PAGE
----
Quantum Mechanical Tunneling in Chemical Physics

Quantum Mechanical Tunneling in Chemical Physics

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Features

  • Offers a solid introduction of basic low-dimensional theories
  • Explains concepts and theories and gives numerical demonstrations of multidimensional effects
  • Provides accurate new methods developed by the authors to treat real chemical problems in multi-dimensional systems
  • Presents practical numerical applications for real polyatomic molecules such as hydroperoxy radicals, vinyl radicals, malonaldehyde, and formic acid dimers
  • Includes explanations of some peculiar phenomena that cannot be explained by one-dimensional theories
  • Describes a method to detect caustics in multi-dimensional space
  • Contains appendices with proofs and derivations of equations, and Fortran code to find tunneling paths in multi-dimensional space

Summary

Quantum mechanical tunneling plays important roles in a wide range of natural sciences, from nuclear and solid-state physics to proton transfer and chemical reactions in chemistry and biology. Responding to the need for further understanding of multidimensional tunneling, the authors have recently developed practical methods that can be applied to multidimensional systems. Quantum Mechanical Tunneling in Chemical Physics presents basic theories, as well as original ones developed by the authors. It also provides methodologies and numerical applications to real molecular systems.

The book offers information so readers can understand the basic concepts and dynamics of multidimensional tunneling phenomena and use the described methods for various molecular spectroscopy and chemical dynamics problems. The text focuses on three tunneling phenomena: (1) energy splitting, or tunneling splitting, in symmetric double well potential, (2) decay of metastable state through tunneling, and (3) tunneling effects in chemical reactions. Incorporating mathematics to explain basic theories, the text requires readers to have graduate-level math to grasp the concepts presented.

The book reviews low-dimensional theories and clarifies their insufficiency conceptually and numerically. It also examines the phenomenon of nonadiabatic tunneling, which is common in molecular systems. The book describes applications to real polyatomic molecules, such as vinyl radicals and malonaldehyde, demonstrating the high efficiency and accuracy of the method. It discusses tunneling in chemical reactions, including theories for direct evaluation of reaction rate constants for both electronically adiabatic and nonadiabatic chemical reactions. In the final chapter, the authors touch on future perspectives.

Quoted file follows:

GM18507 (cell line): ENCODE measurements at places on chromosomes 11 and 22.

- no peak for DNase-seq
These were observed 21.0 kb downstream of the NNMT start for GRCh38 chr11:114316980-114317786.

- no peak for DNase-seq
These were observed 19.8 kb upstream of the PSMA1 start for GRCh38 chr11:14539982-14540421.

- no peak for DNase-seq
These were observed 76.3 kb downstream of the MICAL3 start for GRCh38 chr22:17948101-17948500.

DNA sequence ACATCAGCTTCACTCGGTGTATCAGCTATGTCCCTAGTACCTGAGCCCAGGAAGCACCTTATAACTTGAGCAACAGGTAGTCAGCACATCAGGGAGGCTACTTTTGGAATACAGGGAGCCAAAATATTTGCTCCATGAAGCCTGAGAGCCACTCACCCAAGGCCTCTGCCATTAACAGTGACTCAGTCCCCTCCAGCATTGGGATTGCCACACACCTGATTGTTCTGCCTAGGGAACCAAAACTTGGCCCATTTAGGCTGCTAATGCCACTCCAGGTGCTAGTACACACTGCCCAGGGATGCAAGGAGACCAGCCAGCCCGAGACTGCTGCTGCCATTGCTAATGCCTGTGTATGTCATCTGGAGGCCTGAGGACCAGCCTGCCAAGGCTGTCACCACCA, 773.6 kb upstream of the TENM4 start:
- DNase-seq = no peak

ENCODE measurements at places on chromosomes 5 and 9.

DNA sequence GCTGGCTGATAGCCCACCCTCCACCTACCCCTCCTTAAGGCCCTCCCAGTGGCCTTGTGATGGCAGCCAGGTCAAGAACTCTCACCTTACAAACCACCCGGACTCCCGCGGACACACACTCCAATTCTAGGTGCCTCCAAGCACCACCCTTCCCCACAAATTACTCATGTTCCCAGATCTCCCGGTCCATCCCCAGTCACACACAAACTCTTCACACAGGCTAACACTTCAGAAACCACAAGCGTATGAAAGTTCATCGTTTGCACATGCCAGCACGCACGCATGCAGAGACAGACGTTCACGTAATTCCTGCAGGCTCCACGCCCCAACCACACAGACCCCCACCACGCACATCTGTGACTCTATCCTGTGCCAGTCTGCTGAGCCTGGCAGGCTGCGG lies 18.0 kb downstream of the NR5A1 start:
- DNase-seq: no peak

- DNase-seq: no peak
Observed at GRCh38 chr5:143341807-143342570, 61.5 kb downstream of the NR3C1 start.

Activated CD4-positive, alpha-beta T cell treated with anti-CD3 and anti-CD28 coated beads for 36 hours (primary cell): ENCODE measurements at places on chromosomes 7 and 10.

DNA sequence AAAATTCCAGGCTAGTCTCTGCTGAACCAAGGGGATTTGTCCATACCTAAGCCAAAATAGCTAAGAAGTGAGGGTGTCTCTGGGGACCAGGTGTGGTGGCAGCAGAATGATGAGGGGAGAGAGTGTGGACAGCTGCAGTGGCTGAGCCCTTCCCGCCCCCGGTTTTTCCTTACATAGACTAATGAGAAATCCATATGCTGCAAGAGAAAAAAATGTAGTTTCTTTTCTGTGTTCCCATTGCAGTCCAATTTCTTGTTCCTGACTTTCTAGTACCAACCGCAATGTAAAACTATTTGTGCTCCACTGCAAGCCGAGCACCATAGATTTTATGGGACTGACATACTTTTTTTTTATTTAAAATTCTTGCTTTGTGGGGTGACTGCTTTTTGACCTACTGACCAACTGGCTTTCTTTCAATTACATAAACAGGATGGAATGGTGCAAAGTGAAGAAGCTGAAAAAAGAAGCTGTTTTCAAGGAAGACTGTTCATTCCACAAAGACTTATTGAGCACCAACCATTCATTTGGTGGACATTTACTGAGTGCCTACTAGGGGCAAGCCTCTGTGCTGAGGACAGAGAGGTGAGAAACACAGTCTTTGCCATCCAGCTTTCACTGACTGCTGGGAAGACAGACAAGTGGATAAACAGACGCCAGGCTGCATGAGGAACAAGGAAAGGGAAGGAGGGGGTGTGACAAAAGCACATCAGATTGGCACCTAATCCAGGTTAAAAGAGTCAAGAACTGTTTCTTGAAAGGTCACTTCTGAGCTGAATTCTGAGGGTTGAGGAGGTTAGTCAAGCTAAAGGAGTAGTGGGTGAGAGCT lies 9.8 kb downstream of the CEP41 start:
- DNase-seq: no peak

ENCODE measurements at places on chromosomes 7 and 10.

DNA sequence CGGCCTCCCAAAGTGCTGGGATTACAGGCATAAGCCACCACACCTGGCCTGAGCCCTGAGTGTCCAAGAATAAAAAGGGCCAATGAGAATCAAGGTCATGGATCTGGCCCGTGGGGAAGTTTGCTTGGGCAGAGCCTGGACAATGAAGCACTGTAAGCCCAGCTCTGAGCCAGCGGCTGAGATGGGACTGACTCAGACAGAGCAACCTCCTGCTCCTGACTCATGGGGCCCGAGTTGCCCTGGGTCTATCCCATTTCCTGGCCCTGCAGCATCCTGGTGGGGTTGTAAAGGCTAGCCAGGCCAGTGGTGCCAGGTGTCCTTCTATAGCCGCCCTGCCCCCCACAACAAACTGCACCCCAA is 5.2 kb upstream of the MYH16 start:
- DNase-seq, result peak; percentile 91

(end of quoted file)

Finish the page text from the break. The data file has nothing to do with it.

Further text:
Table of Contents

Introduction

One-Dimensional Theory
Exactly Solvable Cases
WKB Approximation and Connection Formula
Comparison Equation Method
Diagrammatic Technique
Instanton Theory and Modified WKB Method
Energy Levels in a Double Well Potential
Decay of Metastable State

Two-Dimensional Theory
WKB Theory
Instanton Theory

Multidimensional Effects: Peculiar Phenomena
Effects of Vibrational Excitation on Tunneling Splitting
Insufficiency of Two-Dimensional Model
Proton Tunneling in Tropolone

Nonadiabatic Tunneling
Definition and Qualitative Explanation
One-Dimensional Theory

Multidimensional Theory of Tunneling Splitting
General Formulation
How to Find Instanton Trajectory
How to Use the Theory
Case of Low Vibrationally Excited States

Numerical Applications to Polyatomic Molecules
N-Dimensional Separable Potential Model
Hydroperoxy Radical HO2
Vinyl Radical C2H3
Malonaldehyde C3O2H4
Formic Acid Dimer (DCOOH)2

Decay of Metastable States
General Formulation
Numerical Application

Tunneling in Chemical Reactions
Determination of Caustics and Propagation inTunneling Region
Direct Evaluation of Reaction Rate Constant

Concluding Remarks and Future Perspectives

Appendix A
Proofs of Equation (2.95) and Equation (2.110)
Appendix B Derivation of Equation (6.80)
Appendix C Herring Formula in Curved Space
Appendix D Derivation of Equation (6.97)
Appendix E Computer Code to Calculate Instanton Trajectory
Appendix F Derivation of Some Equations in Section

Bibliography

Index

Author Bio(s)

Hiroki Nakamura, is a professor at the Institute of Molecular Science, Faculty of Science, National Chiao Tung University in Taiwan and Professor Emeritus at the Institute for Molecular Science, National Institutes of Natural Sciences in Japan.